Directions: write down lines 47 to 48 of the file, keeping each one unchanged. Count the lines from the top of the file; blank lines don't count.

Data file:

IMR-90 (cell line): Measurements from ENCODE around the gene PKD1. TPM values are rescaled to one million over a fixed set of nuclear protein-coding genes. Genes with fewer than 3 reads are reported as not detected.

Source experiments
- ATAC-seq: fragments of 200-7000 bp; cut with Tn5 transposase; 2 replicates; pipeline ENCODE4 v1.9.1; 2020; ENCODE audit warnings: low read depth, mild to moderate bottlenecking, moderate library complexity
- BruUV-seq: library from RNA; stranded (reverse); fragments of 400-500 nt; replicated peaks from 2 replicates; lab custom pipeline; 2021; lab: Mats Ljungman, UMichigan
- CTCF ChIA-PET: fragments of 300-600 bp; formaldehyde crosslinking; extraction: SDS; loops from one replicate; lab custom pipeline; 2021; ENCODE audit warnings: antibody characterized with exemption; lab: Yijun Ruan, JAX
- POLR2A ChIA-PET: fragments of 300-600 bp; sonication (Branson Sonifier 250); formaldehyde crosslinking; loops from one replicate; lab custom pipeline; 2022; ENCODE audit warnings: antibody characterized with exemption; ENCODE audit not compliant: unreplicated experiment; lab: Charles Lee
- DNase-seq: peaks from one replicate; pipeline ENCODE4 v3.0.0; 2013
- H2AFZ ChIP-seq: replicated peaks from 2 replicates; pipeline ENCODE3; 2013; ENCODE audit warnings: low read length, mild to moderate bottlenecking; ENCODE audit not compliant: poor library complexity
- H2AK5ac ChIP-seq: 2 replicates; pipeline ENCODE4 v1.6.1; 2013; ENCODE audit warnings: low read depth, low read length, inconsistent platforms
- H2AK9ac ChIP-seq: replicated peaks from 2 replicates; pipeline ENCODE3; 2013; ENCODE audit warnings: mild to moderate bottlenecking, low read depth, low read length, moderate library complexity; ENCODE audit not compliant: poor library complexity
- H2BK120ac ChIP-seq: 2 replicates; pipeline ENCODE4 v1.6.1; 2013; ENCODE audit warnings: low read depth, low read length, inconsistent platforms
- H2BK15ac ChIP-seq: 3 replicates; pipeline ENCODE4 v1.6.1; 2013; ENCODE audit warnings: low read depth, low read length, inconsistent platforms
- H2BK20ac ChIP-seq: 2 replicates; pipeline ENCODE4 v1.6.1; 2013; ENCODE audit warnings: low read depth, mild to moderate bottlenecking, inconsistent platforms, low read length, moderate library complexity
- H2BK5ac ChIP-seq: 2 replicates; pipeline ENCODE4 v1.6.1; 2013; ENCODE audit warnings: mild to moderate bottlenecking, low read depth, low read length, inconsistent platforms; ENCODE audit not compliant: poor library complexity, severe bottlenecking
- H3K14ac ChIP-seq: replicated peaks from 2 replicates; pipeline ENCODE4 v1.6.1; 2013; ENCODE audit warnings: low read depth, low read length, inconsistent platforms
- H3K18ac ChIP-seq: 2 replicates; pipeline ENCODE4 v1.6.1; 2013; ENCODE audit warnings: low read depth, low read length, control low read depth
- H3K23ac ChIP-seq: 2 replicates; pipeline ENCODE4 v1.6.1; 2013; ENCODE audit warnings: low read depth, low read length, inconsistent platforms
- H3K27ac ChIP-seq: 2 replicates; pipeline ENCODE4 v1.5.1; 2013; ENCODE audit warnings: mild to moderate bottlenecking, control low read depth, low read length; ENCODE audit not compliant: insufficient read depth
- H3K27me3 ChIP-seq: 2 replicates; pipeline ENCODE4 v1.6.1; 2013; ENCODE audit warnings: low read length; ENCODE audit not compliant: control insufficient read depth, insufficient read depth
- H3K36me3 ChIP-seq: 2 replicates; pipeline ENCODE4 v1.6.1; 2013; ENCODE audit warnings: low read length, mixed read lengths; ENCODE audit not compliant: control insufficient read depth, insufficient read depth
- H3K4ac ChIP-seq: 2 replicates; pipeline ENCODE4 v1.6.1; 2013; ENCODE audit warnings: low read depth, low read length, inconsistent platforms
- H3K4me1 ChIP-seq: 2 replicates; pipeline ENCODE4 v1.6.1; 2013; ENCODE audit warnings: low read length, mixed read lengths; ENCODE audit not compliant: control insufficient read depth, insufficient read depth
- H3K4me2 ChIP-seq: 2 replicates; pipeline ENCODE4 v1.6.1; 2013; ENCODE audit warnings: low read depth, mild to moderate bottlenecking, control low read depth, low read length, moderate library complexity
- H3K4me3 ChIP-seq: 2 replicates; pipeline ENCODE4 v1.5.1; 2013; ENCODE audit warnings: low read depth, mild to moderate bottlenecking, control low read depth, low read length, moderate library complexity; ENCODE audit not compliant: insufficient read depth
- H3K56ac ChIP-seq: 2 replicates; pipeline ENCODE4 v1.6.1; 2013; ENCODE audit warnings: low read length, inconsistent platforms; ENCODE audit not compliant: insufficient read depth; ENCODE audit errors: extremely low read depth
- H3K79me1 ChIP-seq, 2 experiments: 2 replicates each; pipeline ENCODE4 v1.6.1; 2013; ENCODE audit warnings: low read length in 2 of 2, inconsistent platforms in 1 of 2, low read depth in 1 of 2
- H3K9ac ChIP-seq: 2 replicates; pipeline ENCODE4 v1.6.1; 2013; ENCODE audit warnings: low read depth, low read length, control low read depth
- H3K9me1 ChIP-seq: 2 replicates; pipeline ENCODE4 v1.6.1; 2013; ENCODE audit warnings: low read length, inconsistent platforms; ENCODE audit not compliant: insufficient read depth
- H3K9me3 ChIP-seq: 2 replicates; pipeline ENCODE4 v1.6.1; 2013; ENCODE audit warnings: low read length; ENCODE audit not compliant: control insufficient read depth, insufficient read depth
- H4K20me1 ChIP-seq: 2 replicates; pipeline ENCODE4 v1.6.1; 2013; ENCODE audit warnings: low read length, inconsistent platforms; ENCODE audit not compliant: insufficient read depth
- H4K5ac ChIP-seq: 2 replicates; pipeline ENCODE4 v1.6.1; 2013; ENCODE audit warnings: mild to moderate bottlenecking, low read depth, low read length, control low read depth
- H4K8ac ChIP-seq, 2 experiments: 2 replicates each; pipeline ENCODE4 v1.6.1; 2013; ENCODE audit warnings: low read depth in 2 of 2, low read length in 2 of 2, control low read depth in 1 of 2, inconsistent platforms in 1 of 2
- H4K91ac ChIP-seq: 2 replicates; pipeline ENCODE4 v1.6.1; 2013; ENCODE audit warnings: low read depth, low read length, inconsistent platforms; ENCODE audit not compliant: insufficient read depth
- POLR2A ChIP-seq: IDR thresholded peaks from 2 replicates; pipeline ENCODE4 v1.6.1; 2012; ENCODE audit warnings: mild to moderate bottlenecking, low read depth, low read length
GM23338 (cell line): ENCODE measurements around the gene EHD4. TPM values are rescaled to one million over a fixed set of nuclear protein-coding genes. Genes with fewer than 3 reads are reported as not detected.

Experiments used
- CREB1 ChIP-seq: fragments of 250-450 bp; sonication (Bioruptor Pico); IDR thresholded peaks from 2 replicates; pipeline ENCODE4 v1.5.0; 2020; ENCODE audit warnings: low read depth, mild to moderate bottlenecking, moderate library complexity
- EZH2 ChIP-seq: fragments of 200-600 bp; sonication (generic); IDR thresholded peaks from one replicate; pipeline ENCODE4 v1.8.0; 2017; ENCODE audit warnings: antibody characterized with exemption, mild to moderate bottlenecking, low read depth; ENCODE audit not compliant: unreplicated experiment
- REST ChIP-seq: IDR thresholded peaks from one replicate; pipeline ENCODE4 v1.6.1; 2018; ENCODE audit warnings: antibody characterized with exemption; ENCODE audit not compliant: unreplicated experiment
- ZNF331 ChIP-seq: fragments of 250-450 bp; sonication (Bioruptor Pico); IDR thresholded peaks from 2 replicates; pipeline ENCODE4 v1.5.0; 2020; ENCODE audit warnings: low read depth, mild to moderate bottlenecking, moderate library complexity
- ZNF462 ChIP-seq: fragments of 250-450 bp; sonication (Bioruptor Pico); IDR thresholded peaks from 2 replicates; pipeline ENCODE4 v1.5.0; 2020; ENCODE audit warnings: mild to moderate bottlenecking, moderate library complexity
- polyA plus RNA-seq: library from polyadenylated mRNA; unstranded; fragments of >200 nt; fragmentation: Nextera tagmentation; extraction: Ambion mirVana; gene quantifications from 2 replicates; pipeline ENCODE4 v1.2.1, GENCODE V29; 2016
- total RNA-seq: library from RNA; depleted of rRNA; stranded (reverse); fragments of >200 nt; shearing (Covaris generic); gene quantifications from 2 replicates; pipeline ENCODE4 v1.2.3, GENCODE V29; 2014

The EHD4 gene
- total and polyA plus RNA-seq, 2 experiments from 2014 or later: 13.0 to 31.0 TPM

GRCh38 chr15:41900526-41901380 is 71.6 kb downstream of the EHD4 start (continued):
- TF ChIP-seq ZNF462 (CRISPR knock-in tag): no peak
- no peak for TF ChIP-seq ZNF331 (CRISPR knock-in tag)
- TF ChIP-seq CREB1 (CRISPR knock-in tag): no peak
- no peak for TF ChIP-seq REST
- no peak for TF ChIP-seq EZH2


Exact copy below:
- TF ChIP-seq ZNF462 (CRISPR knock-in tag): no peak
- no peak for TF ChIP-seq ZNF331 (CRISPR knock-in tag)